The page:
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Stories from behind the keyboard

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If you want to encapsulate some behavior into a class in order to reuse it by writing simple XAML code, you can inherit from a bunch of classes such as Behavor, TriggerActions,  and TargetedTriggerAction. For instance, in the following code I created a MagnifyTriggerAction, which provides an object the capability to be scaled when an event occours.

public class MagnifyTriggerAction:TriggerAction<frameworkelement>
{
 public double Factor { get; set; }
 protected override void Invoke(object parameter)
 {
  var zoom = new ScaleTransform
   {
     ScaleX = Factor,
     ScaleY = Factor,
     CenterX = _centerX,
     CenterY = _centerY
   };
  AssociatedObject.RenderTransform = zoom;
 }

 protected double _centerX, _centerY;
 protected override void OnAttached()
 {
   base.OnAttached();

   _centerX = .5 * AssociatedObject.Width;
   _centerY = .5 * AssociatedObject.Height;
 }
}

The following code shows a somewhat more complex TriggerAction, inherited from the previous class. This class inherits from its base class the behavior of attaching a ScaleTransform to the AssociatedObject and has the new capability of altering the Opacity of the AssociatedObject based on the value of two properties (for the sake of simplicity, here I haven't implemented them as DependencyProperties but of course you can do it...).

public class MagnifyAndFocus:MagnifyTriggerAction
{
 public double OpacityAfterTrigger { get; set; }
 public double OpacityBeforeTrigger { get; set; }

 protected override void Invoke(object parameter)
 {
  base.Invoke(parameter);
  if (OpacityAfterTrigger!=0)
   AssociatedObject.Opacity = OpacityAfterTrigger;
 }
 protected override void OnAttached()
 {
  base.OnAttached();
  if (OpacityBeforeTrigger!=0)
   AssociatedObject.Opacity = OpacityBeforeTrigger;
 }
}

Using these TriggerActions is quite simple. For instance, first of all I declared the System.Windows.Interactivity namespace and assembly (and thanked Blend 3 for it).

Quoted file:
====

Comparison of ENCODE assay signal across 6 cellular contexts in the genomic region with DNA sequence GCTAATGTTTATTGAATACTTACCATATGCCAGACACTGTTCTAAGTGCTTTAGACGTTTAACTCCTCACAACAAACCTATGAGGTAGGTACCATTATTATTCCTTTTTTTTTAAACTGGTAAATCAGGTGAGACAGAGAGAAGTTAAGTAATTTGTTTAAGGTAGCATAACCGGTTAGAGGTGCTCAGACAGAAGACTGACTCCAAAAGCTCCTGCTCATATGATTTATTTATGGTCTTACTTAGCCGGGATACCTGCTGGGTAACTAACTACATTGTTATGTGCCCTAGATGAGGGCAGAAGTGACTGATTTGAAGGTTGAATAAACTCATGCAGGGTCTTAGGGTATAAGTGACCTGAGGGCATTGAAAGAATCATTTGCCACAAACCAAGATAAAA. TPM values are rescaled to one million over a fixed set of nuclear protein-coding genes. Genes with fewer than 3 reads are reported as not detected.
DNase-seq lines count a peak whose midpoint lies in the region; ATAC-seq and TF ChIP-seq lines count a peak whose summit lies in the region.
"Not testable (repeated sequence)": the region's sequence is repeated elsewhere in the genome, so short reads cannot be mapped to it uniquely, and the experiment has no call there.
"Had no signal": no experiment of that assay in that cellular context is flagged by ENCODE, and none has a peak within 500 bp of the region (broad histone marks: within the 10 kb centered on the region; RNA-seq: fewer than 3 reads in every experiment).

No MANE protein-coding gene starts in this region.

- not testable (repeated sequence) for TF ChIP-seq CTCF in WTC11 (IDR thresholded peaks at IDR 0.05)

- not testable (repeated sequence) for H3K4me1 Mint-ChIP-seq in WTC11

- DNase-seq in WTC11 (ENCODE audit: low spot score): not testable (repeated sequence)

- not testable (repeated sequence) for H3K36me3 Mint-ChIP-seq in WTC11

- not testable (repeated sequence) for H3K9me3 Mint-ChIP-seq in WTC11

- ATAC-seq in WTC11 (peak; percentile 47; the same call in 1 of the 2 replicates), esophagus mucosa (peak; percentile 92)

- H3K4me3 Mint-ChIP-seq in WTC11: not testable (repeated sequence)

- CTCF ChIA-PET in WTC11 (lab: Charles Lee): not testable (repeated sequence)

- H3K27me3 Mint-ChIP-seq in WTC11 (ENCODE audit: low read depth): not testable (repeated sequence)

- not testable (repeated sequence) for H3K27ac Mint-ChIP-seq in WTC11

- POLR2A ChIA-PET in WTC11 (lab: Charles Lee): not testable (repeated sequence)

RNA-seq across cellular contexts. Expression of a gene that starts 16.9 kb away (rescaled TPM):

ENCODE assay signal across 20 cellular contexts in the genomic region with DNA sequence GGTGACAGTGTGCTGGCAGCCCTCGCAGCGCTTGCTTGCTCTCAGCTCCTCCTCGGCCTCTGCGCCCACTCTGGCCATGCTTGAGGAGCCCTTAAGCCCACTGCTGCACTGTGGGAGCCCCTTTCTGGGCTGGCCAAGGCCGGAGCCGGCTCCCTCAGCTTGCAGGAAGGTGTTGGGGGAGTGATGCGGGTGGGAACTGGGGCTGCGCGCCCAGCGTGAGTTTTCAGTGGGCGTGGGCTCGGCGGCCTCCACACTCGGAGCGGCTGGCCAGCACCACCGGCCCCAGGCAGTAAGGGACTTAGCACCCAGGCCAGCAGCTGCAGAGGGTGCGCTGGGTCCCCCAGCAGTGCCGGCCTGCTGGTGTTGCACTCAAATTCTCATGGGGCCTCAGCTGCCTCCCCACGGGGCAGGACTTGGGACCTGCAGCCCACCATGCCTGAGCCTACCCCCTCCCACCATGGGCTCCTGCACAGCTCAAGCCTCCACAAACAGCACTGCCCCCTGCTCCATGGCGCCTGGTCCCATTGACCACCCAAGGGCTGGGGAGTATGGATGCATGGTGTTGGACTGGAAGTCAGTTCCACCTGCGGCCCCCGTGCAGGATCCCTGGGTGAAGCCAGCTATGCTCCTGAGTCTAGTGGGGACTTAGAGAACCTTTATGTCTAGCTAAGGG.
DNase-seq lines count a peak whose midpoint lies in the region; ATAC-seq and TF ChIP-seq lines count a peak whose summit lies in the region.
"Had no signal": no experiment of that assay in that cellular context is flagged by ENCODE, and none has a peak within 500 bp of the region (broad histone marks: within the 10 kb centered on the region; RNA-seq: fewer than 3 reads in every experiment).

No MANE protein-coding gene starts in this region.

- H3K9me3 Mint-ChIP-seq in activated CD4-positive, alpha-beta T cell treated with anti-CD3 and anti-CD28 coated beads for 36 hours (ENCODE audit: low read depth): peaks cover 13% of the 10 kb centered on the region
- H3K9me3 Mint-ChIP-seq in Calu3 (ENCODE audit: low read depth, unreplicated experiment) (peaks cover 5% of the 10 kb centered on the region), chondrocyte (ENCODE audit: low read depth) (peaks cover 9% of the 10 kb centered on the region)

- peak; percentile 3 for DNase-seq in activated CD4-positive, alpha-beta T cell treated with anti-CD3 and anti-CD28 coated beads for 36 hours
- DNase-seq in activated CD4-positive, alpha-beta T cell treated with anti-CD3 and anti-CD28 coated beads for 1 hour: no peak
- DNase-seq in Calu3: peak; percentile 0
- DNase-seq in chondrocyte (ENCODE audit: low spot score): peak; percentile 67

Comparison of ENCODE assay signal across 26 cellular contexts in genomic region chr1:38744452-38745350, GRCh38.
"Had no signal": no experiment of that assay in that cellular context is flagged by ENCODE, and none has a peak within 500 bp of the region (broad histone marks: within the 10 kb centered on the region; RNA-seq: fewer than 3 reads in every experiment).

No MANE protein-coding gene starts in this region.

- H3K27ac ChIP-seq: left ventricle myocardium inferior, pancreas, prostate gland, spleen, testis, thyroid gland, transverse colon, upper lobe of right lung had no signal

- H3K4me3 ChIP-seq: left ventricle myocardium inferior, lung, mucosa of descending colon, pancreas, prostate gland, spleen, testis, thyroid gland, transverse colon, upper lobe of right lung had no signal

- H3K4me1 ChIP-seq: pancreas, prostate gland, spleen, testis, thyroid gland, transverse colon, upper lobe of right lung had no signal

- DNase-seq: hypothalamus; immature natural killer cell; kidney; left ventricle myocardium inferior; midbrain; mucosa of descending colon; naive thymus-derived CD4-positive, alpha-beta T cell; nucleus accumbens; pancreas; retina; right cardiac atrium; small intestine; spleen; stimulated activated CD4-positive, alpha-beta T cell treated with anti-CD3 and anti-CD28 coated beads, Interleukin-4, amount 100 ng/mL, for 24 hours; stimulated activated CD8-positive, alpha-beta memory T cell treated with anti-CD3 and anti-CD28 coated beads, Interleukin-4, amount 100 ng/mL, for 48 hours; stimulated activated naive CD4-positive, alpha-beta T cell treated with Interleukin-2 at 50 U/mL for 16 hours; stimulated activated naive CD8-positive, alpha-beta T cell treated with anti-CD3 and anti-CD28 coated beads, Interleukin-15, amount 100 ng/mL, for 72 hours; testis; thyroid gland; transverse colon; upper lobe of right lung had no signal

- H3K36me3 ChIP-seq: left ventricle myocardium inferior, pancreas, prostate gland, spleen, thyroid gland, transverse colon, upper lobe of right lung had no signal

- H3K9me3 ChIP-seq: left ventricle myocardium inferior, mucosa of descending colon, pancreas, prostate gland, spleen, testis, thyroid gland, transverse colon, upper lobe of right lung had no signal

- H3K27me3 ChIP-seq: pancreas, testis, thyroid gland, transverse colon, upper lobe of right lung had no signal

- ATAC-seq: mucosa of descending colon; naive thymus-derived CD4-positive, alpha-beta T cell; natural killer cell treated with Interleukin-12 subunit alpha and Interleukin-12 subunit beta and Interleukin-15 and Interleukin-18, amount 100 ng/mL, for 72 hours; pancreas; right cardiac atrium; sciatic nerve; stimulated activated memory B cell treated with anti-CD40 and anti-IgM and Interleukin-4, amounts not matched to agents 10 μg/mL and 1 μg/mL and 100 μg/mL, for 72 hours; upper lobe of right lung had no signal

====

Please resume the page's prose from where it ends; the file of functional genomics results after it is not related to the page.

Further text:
<UserControl
 ...
 xmlns:b="clr-namespace:System.Windows.Interactivity;assembly=System.Windows.Interactivity"
 ...
>

Then, in the XAML, I attached the TriggerAction to an object (here an hypotetical SomeElement type) using an Interaction.Triggers element that wraps two EventTriggers. When the first TriggerAction is attached to the object (by the first EventTrigger), it sets the Opacity of the object to the OpacityBeforeTrigger value (in this case, it's 0.5) - see the OnAttached(..) implementation. The first trigger will fire on every MouseEnter event and start the Invoke(..) method of the MagnifyAndFocus TriggerAction, wich, in sort, zooms the object a little bit (120%) and restores its Opacity to 1.0. The second trigger will reset scaling and opacity, on every MouseLeave event.

<SomeElement Rows="3" Columns="3" Width="50" Height="50">
 <b:Interaction.Triggers>
  <b:EventTrigger EventName="MouseEnter">
   <my:MagnifyAndFocus 
    Factor="1.2" 
    OpacityAfterTrigger="1.0"
    OpacityBeforeTrigger="0.5"/>
   </b:EventTrigger>
  <b:EventTrigger EventName="MouseLeave">
 <my:MagnifyAndFocus 
   Factor="1.0" 
   OpacityAfterTrigger="0.5"
  />
  </b:EventTrigger>
 </b:Interaction.Triggers>
</SomeElement>

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